A lot of life has happened, you say? Chronic illness, divorce, marriage, having a baby, working 80-hour weeks—these are all things that can knock our best intentions down from action status to the feeling of unattainable daydream. And then, when you do have time to start, your systems have been destroyed, so who even knows where to begin? I do, and I’m going to help you out with a simple process to get started today.
When you don’t know where to begin when it comes to getting organized or re-organizing a space that fell apart, it can feel overwhelming. Maybe people have even offered to help you, but you don’t know where to tell them you need help. Not only will we walk through the steps to working toward your organization goals, we’ll explore the two steps that come BEFORE taking action that make getting started SO much easier.
Step 1: Prioritize by frequency of use
If your entire home is out of control messy, it doesn’t make sense to start in the guest room that is messy because nobody ever goes in there. It makes the most sense to start in a space that you will frequently use. Another way to decide the starting point? Ask yourself a simple question: What space or system in my home is annoying me so much that it can ruin my day if I let it? This is probably a space that you often use and don’t have a functional system in place for. Think spaces like your coffee station, the shoe rack by the front door, or the mail bin that’s overflowing (which, by the way, we now have an eBook to help you with—it’s called Pile to File, and it’s available at pile2file.com). You don’t have to do everything right away to get started. You just have to do One. Thing. Start with something that really irritates you and that you use every day.
Step 2: Imagine the finished product
There are some systems in my home that I do not care if they are not Pinterest worthy. I mean it. We have a utility drawer (some call this space a junk drawer, but as a professional organizer, I’m anti-junk, pro-utility). This drawer is not pretty. It’s organized with old Air Pod cases and Ziplock baggies—and I don’t care, because it’s stayed pretty darn organized over the past few years. I’m proud of that drawer. I never expected it to be color coordinated and posted on Instagram—and if that’s what you want, cool! But know that it’s okay to go strictly for functional and not a particular aesthetic. By knowing what you actually want the finished product to do for you and look like, and also cost, you’re setting yourself up for success.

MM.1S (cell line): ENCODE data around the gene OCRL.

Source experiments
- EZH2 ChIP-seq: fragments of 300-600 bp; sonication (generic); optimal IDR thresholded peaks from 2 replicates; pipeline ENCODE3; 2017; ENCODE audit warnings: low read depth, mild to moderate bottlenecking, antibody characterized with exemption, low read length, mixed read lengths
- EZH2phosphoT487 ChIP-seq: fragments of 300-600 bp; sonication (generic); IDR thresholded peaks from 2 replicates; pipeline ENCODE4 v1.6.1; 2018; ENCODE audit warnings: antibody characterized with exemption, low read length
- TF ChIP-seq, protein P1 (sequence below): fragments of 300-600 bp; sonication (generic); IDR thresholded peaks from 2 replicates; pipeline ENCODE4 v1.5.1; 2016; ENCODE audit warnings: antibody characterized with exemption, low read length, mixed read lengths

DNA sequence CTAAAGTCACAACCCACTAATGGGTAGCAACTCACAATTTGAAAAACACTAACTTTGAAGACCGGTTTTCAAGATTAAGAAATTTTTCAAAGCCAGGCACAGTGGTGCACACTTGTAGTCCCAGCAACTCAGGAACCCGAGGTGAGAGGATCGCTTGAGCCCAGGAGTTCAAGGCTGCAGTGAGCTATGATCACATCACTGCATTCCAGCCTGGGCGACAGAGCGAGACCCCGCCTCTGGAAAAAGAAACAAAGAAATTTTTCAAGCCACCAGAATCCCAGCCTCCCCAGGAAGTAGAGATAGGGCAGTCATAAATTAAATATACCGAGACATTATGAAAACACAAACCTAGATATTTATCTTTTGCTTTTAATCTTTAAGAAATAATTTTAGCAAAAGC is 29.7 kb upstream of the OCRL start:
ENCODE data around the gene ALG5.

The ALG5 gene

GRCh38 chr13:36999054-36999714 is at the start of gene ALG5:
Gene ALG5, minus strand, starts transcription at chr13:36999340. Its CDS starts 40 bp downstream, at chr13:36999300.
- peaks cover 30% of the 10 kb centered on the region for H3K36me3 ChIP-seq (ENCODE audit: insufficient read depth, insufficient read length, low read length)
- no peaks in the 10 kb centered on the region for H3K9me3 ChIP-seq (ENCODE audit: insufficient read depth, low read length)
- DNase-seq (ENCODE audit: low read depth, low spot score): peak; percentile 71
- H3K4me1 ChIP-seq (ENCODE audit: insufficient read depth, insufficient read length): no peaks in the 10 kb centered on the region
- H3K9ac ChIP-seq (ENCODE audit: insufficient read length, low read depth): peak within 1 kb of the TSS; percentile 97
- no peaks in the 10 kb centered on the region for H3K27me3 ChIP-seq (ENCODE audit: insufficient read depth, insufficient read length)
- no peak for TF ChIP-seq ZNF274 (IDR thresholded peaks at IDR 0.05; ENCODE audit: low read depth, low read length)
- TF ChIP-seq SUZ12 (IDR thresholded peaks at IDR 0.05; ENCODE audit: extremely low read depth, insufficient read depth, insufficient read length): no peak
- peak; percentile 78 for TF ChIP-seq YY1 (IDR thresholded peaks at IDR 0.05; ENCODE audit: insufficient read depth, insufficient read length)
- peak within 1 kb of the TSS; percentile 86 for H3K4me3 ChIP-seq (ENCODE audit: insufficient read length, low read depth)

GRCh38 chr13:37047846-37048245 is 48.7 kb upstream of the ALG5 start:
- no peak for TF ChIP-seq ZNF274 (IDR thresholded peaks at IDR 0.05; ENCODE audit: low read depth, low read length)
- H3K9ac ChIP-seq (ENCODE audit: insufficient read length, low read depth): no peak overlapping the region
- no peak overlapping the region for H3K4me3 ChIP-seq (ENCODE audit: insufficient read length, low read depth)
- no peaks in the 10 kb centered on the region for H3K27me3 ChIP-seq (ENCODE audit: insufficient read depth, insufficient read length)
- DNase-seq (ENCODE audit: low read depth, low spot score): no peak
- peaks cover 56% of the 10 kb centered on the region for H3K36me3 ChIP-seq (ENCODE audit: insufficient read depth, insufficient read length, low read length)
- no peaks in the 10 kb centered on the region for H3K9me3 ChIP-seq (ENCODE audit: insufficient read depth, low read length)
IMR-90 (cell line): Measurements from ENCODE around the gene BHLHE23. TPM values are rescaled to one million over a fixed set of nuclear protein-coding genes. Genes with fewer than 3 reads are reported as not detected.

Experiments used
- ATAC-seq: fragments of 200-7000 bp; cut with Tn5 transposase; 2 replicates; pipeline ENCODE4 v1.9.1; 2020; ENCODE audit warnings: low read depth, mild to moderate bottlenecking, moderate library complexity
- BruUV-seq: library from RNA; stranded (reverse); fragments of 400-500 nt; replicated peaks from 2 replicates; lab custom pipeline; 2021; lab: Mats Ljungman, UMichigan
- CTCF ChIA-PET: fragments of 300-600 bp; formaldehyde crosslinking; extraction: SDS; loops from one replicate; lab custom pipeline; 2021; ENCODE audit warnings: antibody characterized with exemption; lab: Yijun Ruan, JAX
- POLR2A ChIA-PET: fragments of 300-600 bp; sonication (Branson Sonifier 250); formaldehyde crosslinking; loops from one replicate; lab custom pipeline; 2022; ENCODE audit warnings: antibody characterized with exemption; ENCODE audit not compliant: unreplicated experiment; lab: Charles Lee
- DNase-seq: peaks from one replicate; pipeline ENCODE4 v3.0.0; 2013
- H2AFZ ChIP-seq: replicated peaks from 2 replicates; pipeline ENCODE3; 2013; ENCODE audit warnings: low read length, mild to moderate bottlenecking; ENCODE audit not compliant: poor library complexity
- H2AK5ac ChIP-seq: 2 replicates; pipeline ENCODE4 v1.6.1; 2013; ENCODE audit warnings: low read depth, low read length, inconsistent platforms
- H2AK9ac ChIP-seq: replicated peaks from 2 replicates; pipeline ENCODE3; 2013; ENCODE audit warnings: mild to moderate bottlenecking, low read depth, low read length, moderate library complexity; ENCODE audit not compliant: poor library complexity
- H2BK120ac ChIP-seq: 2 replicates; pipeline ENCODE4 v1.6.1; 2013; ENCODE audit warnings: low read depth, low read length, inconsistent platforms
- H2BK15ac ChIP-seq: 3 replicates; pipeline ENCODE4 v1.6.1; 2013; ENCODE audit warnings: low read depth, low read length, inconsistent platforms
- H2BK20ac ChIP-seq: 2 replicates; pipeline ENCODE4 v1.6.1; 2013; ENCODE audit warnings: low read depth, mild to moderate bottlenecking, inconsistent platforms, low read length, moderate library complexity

Step 3: Start in the corner
Now we begin the organizing WORK! But where do I start, Taylor? Well, dear friend, you start in a corner. The corner of the room, the corner of the cupboard, the corner of the box, the corner of the whiteboard you’re spilling your thoughts out onto. You start in the corner. By establishing “Start in the corner” as a rule, my team and I have made great gains on projects that are limited by hourly-contracted increments. Our entire goal is to maximize the client’s gain within the timeframe we have allowed, so we don’t have time to dilly dally deciding where to begin! We start in a corner.
Step 4: Set a timer
Did I mention that when we organize for clients we’re definitely on the clock? We’re legitimately racing in 30 minute increments to complete micro-projects throughout the scheduled time. So set a timer. 30 minutes to empty, declutter, and vertically organize that box of memories. 3 hours to do the same for your garage. 6 hours with a friend to completely re-work your child’s bedroom and closet (with a one-hour break in the middle). Set a timer to define your time “on the job” and force you to know when you’re satisfied with where you ended up.
Step 5: Plan for touchups
Plan for judgment-free failure. For me, this means setting reminders on my digital calendar to check in with the systems I have in place. Whether with my budget, my grocery list, or my social media posts, I plan to touch-up the things that I likely did imperfectly to begin with. The same goes for organizing projects. You might have found the perfect organizing bin that falls apart in a month of use, so you have to reassess the material of the bin. Maybe you’re a foster parent who gets a new placement at an unexpected age and BOOM life changes again, swiftly. You don’t ever know what life is going to throw at you. So, you can be super structured like I am and put things in your calendar, OR you can just adopt the mindset of showing yourself some grace when systems you put into place break down and require a touchup. It happens to literally everyone, so I think this mindset trick actually takes pressure off of whomever is doing the organizing to get the job done—not expect it to be perfect forever. Plan for touchups, show yourself grace. We all need a little more grace in our lives.
Organized YOU! host Taylor Vogel is the Owner &
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